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The days when we coped with winter

PUBLISHED: 15:50 25 February 2010 | UPDATED: 16:50 30 June 2010

An upper ferry boat rows through floating ice as it crosses the Yare from Southtown to Great Yarmouth in December 1927

An upper ferry boat rows through floating ice as it crosses the Yare from Southtown to Great Yarmouth in December 1927

BY the time you read today's column, I hope the snow and ice have long gone, although its subject matter might well induce a shiver or two as it prompts memories of the start of 2010 when this area suffered Arctic conditions, albeit not as savage as other parts of Britain.

An iced-up ship in Yarmouth harbour

BY the time you read today's column, I hope the snow and ice have long gone, although its subject matter might well induce a shiver or two as it prompts memories of the start of 2010 when this area suffered Arctic conditions, albeit not as savage as other parts of Britain.

When I look through our Mercury files covering the first half of the last century, the winter weeks are usually dominated by reports of harsh winters with which townsfolk and country dwellers alike had to cope. They managed to survive blizzards and prolonged spells of extreme weather without the benefits of central heating, double glazing, wall and loft insulation, cars and many of the facilities we take for granted now.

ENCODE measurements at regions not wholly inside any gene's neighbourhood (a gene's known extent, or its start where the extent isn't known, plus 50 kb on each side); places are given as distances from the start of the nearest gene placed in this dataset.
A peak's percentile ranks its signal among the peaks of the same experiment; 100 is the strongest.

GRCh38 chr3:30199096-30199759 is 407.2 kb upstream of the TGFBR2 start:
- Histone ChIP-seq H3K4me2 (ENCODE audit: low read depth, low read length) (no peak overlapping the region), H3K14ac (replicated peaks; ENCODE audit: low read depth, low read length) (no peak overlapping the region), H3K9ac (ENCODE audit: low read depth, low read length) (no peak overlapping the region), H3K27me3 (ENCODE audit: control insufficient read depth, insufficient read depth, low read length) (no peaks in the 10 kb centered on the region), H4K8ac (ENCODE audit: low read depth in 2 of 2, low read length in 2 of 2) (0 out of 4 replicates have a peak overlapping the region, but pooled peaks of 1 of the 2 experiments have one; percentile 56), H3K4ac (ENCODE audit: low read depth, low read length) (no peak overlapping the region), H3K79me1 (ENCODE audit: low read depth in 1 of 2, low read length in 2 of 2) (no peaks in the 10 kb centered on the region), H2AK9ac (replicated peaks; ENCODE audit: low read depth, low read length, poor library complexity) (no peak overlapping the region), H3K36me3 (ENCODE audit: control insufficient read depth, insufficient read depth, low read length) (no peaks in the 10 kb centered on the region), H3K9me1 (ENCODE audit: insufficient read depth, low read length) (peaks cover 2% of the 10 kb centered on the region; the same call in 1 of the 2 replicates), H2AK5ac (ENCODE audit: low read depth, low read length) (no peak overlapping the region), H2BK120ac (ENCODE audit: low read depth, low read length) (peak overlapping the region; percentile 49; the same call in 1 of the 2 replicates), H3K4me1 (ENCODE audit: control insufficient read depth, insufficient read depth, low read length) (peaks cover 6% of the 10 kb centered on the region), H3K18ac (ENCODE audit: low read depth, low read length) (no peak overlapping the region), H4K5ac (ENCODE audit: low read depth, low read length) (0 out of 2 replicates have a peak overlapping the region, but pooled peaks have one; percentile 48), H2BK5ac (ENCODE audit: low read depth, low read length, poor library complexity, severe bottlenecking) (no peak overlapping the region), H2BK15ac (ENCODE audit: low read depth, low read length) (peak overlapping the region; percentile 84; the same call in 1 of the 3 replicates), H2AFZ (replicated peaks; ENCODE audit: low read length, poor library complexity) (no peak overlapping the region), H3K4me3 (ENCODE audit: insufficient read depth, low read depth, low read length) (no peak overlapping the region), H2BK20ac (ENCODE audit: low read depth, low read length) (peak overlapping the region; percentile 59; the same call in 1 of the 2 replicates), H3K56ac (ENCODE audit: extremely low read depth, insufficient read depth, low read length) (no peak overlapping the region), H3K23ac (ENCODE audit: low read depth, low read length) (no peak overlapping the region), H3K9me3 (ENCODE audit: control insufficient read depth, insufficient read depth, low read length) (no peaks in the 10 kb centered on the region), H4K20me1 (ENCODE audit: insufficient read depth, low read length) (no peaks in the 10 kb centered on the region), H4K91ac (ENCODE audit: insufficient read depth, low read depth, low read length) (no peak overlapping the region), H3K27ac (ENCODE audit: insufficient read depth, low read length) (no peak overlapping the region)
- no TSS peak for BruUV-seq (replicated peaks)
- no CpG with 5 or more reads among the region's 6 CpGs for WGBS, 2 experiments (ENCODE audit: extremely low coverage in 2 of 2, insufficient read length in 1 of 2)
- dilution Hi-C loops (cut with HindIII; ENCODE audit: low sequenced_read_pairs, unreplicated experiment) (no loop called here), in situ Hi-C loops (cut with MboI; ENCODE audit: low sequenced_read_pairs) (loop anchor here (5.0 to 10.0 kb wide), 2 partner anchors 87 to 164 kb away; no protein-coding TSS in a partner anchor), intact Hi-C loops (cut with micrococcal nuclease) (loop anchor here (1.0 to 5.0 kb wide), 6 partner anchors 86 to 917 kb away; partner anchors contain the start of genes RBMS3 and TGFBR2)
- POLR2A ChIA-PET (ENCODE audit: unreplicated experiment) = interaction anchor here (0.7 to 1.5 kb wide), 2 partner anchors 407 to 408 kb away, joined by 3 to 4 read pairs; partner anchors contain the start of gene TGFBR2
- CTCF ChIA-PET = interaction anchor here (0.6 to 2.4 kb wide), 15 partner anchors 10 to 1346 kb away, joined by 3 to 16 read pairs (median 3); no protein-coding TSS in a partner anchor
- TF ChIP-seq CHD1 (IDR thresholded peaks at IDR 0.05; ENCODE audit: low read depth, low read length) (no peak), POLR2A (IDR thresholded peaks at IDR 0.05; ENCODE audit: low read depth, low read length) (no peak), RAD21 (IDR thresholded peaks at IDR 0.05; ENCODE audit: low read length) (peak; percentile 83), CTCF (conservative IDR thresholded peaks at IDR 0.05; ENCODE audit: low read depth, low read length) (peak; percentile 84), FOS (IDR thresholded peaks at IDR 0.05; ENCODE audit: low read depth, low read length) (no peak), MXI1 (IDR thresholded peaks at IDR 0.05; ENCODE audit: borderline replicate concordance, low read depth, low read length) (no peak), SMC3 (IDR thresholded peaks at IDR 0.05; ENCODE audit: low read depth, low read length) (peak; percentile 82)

By 50-or-so years ago, we began to experience the slow emergence of those improvements and innovations that would make winters more tolerable. Many readers will share my recollections of winters in the Great Yarmouth and Gorleston area in the 1940s and 1950s when living was less sophisticated.

I recall the family's fervent hopes that the coalman (Bessey and Palmer in my parents' case, possibly Futter at my maternal grandma's home in Newtown) would make a timely delivery before the last few shovelfuls of dust were put into the scuttle, emptying the bunker and leaving us reliant on a smelly paraffin heater...provided we had some paraffin. I believe coal was rationed in wartime, exacerbating problems.

Every household had the daily chore of cleaning out the grate and relaying it. Also, there was kindling to chop, or to buy in twine-tied bundles, a situation echoed in a hill-billy ditty long ago that reported: “He holds the lantern while his mother chops the wood!”